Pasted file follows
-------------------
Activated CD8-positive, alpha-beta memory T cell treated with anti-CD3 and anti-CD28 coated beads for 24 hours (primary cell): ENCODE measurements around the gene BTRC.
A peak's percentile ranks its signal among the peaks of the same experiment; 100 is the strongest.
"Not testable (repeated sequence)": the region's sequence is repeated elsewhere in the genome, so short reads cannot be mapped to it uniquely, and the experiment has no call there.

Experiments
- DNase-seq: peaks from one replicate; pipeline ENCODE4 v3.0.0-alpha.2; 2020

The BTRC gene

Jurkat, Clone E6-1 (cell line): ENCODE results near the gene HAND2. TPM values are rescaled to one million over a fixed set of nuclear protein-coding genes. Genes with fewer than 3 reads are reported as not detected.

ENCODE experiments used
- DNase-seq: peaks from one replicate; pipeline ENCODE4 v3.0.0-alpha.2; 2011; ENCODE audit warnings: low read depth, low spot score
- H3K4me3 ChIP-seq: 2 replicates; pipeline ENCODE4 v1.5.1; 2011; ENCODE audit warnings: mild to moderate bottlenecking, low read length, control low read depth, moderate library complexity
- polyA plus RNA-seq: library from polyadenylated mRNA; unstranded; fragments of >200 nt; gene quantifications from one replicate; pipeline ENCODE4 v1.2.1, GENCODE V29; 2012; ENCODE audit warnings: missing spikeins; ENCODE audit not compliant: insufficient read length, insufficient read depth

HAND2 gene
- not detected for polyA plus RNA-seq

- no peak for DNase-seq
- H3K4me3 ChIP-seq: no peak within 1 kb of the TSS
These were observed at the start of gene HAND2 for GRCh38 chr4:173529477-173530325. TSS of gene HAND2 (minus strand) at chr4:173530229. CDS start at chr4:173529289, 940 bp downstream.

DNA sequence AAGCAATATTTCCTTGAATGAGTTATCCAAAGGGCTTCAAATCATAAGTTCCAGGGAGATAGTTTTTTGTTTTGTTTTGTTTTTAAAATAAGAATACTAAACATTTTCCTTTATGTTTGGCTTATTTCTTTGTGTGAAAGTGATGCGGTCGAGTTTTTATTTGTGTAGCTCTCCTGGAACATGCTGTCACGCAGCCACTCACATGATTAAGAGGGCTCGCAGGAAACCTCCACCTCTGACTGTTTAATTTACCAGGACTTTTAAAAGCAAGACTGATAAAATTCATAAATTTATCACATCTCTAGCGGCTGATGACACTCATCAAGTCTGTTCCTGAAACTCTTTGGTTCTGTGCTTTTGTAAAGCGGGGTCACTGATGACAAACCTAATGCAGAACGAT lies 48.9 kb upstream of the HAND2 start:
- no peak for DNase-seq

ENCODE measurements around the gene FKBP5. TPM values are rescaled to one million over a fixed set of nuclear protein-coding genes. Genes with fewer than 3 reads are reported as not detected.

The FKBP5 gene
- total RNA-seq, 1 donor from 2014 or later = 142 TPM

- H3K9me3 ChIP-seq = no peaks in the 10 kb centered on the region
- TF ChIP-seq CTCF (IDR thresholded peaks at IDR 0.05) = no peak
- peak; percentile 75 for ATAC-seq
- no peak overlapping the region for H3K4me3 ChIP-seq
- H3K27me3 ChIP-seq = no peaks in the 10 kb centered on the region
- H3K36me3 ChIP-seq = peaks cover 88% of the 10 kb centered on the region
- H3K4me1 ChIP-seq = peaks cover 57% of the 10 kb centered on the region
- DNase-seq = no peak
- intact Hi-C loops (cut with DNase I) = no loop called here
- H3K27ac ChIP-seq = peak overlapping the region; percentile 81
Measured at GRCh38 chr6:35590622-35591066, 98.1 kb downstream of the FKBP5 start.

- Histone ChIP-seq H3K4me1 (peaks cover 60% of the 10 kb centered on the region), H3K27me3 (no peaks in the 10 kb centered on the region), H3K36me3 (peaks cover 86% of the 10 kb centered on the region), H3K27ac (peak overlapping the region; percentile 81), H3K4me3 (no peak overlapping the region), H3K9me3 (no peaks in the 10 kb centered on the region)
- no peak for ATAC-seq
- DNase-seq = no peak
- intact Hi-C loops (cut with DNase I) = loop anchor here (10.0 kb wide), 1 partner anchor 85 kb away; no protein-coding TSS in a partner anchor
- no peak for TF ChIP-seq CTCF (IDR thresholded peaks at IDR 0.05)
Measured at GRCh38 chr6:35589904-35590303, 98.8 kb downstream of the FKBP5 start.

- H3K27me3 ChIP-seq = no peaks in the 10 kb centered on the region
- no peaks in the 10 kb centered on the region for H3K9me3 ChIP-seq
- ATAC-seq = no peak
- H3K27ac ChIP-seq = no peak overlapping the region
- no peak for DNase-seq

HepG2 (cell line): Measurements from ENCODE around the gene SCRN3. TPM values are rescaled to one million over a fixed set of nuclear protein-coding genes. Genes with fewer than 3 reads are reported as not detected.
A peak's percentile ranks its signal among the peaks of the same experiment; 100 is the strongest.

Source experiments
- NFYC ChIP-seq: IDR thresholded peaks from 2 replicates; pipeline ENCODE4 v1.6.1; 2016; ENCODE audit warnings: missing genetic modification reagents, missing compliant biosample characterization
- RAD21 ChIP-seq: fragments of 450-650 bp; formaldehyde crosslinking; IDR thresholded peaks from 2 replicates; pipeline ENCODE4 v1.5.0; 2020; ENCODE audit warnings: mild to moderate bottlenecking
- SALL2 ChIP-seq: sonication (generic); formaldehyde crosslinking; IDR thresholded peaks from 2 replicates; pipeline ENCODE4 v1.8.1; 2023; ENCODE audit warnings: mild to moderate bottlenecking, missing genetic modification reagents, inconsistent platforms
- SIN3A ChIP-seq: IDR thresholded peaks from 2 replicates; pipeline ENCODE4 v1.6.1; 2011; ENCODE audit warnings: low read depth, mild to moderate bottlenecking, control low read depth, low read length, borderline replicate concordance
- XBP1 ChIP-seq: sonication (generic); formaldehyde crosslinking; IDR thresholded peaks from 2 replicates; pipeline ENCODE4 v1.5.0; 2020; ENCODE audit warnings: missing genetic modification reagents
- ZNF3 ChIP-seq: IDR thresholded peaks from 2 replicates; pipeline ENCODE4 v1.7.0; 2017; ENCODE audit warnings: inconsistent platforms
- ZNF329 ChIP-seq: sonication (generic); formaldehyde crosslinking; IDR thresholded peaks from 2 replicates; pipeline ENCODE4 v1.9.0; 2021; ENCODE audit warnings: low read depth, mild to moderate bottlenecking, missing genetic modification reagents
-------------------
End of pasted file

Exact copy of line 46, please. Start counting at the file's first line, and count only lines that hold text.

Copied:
Source experiments